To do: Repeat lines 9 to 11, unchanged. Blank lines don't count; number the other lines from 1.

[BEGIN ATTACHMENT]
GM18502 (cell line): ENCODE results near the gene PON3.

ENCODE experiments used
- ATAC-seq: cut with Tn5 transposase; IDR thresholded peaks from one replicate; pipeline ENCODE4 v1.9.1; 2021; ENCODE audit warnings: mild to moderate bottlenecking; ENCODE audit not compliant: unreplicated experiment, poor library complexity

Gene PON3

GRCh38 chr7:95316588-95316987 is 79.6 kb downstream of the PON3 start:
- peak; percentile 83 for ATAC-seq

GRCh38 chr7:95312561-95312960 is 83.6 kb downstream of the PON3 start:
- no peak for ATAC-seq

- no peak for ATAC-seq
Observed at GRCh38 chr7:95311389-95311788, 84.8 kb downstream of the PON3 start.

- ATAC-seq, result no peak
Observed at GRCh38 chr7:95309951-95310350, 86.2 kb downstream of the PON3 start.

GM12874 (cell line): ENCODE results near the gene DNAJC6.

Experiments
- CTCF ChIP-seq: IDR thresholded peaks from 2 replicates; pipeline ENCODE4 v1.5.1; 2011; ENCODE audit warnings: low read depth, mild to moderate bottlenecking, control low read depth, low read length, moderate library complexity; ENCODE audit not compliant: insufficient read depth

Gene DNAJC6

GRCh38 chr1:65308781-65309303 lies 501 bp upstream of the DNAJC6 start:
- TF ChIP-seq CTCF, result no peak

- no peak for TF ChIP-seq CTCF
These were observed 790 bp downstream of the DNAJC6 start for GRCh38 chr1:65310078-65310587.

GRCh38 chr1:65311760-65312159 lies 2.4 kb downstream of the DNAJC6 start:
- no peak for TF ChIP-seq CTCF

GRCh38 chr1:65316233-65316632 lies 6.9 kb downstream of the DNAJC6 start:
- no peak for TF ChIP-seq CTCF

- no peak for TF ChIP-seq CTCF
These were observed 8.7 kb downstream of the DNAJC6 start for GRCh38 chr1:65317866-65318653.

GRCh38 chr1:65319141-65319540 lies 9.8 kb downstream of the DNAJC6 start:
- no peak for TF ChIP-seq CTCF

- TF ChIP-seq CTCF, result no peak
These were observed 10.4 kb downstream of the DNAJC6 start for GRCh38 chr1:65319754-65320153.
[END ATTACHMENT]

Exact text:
- no peak for ATAC-seq
Observed at GRCh38 chr7:95311389-95311788, 84.8 kb downstream of the PON3 start.

- ATAC-seq, result no peak